Memphis, Elvis’ Town, home of the blues and the best barbecues in the world—Tessa and I are here because I was invited to participate as a guest chef for the celebration of Memphis in May 2012, as the city salutes and pays tribute to the Philippines.
Memphis in May is an annual celebration, with various events taking place all over the city. There’s the music festival, the international festival, the symphony concert, etc., all held on the banks of the Mississippi River overlooking Arkansas.
The Philippines is the guest country this year. Cultural shows and exhibits from home are featured here, such as Filipino art, dance, textiles, cuisine, history and more. Claude Tayag and I were chosen to cook a Filipino dinner for locals to experience.
Nervous and excited
Claude’s successful dinner was last week. Mine is today. I’m a little nervous and a lot excited! I will be cooking my own recipes which will use authentic Filipino ingredients and nothing that has any western ingredients like cheese, tomato sauce, etc.
On our way here, we drove from Vancouver to Seattle to take our flight from Seatac. As soon as we got to the US border, the immigration officer asked where we were headed. I told him where and, with a poker face, he quickly replied that he couldn’t allow me to enter—because he had to take my place!
He was obviously a foodie envious of my good fortune. “We don’t know how to cook here!” he whined as he regaled us with stories of his amazing dining experiences in Memphis. He talked about the most amazing ribs, both beef and pork, and the garlic shrimps which he said costs $20 a bucket and served with a pint of beer and garlic bread.
“Put some newspaper on a table, dump the shrimps on it, and with your beer and garlic bread, you’re all set!,” he said.
We were both so excited for me and the event. For a moment, I wondered how the car behind us must be freaking out thinking they had chosen a lane with a strict officer. If they only knew. After chatting up food with the guy, we eventually went through, leaving him with his good memories of great Memphis barbecue.
As soon as we touched down at Memphis airport, we were met by a cool lady, Brigid, who whisked us off, in her top-down Mustang convertible, to the tailend of the five-day barbecue competitions, where the Philippines had its very own Cebu lechon as one of the 200 contenders.
Chef Carlos Dingding of Marco Polo was flown in for this event. The lechon was delicious but, as I always like to say when I don’t win in badminton, “Winning is not important!”
Once at the barbecue, I was so overwhelmed that I didn’t know where to start. There were lines of creatively decorated booths selling ribs, various sausages, shrimp, turkey drumstick, funnel cakes (these are like fried strings of donuts sprinkled with powdered sugar), fried chicken, lemonade, ice cream, snow cones and lots and lots of beer. It was fun and, of course, a rocking event!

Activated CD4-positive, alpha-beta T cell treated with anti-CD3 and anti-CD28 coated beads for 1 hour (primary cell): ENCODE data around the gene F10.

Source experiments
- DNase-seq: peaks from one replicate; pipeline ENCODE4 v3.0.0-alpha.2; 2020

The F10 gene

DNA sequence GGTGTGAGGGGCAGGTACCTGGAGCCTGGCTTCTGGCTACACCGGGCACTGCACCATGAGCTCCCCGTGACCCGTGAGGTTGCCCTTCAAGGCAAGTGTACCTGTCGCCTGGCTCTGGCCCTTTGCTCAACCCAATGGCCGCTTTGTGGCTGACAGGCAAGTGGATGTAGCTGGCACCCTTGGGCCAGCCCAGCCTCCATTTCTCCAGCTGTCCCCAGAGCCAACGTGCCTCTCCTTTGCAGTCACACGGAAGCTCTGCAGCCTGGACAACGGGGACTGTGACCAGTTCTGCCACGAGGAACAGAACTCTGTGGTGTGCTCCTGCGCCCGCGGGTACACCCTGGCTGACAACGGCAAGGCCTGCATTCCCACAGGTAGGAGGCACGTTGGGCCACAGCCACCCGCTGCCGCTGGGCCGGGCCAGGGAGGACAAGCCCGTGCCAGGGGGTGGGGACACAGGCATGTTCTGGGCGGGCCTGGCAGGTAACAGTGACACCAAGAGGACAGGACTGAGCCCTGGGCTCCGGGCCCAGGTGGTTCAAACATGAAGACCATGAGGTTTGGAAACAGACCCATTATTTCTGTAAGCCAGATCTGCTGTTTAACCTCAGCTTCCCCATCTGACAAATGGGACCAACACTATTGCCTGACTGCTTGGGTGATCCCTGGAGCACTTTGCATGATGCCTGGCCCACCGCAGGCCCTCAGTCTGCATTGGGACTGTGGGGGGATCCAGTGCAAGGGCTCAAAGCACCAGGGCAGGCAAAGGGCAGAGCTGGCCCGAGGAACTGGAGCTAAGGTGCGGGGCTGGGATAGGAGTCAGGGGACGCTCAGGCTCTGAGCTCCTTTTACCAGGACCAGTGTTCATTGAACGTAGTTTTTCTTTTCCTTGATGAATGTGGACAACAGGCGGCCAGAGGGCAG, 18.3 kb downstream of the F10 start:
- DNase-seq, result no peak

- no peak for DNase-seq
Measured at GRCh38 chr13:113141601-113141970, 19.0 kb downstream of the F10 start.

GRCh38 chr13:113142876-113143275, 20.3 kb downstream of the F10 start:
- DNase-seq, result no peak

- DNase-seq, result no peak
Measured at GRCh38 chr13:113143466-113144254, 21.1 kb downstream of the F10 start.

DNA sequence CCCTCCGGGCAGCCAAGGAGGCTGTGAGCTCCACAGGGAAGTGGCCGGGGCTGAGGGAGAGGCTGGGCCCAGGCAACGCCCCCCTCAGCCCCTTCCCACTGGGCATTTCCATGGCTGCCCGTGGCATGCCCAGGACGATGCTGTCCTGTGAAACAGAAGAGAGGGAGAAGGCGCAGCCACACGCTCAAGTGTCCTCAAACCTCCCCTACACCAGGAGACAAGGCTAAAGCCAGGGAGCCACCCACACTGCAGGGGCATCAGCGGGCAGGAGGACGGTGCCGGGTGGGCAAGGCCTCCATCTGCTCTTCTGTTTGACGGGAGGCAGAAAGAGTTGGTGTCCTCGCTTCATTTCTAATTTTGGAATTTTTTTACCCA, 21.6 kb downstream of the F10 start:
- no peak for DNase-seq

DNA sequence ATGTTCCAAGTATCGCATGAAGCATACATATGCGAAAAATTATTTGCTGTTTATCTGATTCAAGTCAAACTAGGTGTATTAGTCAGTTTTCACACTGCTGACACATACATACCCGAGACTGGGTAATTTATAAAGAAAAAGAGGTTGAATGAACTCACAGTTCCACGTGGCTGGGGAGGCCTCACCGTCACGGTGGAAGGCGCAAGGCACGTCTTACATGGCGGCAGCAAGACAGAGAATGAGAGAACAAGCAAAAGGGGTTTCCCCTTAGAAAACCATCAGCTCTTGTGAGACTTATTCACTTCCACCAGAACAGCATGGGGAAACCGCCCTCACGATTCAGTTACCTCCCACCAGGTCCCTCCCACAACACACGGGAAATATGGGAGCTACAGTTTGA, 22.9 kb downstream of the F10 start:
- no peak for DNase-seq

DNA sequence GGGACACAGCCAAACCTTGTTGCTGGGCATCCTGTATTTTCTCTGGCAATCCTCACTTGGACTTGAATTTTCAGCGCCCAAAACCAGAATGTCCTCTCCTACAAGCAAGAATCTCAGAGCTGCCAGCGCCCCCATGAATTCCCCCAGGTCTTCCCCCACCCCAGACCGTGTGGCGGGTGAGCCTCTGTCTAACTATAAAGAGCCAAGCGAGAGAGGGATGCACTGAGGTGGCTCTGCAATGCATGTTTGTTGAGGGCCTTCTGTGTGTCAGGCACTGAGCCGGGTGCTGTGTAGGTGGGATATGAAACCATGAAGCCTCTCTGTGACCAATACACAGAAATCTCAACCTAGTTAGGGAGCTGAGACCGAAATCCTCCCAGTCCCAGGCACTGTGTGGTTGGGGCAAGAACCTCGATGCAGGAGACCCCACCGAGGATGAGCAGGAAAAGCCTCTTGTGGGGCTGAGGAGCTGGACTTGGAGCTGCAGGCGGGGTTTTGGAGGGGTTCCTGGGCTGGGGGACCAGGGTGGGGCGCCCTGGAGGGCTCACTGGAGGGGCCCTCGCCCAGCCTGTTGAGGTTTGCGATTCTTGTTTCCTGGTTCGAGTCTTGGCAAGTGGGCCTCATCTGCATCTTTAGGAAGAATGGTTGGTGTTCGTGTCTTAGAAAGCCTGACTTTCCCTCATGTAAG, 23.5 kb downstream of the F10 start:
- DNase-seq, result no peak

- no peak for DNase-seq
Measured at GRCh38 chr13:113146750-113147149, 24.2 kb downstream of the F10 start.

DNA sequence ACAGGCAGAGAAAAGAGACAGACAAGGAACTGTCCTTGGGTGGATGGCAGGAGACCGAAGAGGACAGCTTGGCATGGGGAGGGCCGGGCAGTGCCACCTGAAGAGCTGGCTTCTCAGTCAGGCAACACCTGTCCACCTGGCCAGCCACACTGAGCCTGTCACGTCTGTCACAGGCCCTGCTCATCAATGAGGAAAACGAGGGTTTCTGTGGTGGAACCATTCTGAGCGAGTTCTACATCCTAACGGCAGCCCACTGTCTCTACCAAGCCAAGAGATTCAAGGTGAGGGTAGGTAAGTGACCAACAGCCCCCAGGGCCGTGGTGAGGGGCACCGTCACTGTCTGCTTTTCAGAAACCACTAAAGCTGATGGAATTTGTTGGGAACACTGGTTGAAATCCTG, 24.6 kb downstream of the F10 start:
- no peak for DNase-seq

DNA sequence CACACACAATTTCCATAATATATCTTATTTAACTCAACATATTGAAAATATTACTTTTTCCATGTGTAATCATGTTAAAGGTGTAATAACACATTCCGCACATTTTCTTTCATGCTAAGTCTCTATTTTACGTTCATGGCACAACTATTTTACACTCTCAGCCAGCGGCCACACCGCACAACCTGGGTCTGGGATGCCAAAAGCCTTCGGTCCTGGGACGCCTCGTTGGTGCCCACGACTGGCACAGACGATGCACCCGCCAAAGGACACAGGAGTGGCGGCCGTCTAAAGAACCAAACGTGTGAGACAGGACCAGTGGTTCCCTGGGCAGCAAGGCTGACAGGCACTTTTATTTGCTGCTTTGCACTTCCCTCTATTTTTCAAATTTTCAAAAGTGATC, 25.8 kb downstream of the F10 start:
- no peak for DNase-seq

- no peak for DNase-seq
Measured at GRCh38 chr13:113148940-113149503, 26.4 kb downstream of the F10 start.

We were met with the distinctly happy and warm Southern hospitality. Memphian chefs are very proud of their barbecue, and are generous to share it. As soon as they found out I was a chef from out of town, chefs Roger and John invited us to sample their entries.
Central Barbecue has been a consistent winner in this yearly event and I can see why. The ribs and pulled pork are roasted and smoked for hours in a special kind of griller common to the south, not the kind you’ll find at Home Depot. Central barbecue is mildly sweet and a touch spicy, the texture is perfect, the meat juicy to the bone.
And the beer handed to me opened my eyes to that perfect combination of cold beer and ribs. Best ribs I have ever tasted!
The Memphians have to be the kindest and most hospitable people I’ve met in this country; there is definitely something to be said about that Southern charm.
They were equally amazed by the dedication and support the local Pinoy community has been giving them, too. Never have they encountered the same solid response from any culture, they said. It made me proud.
Best chicken joint
Sunday noon, we walked for about 30 minutes in the warm sun but cool Memphis air to sample one of the best fried chicken joints in town. As soon as Gus’ Fried Chicken opened at 11, all the tables were taken and they already had a line. We were there at 11:45 for lunch and waited for another half-hour to be seated, but all that was worth the wait.
The place looked like a real joint with its packed tables, mismatched aluminum chairs, beer neon signs hanging on the walls and pictures of chicken everywhere. The perfect ambience for a fried chicken joint.
Fried in peanut oil (contrary to the belief of many that the best ones are fried in pork fat), this fried chicken gets better and better with every bite. With eight pieces between Tessa and myself, we had sidings of coleslaw, baked beans, potato salad and fried rice.
This is the type of food one dreams about. Grabe, ang sarap talaga. The skin is chewy-crunchy, the outside not oily at all and the inside nicely tender and moist. I ended my meal with homemade pecan pie— good but nothing earthshaking. I cannot imagine not going back to this place before we leave.
We have a few more days to explore the culture and cuisine. We still need to see Graceland and a few museums like Human Rights Museum. We’ve made a few friends and we look forward to hosting them in Manila.
I’ve already picked up a few interesting recipe ideas for my baby restaurant, Wooden Spoon, and I’m thinking I might put them on the menu. I will keep you posted on the rest of my food explorations.
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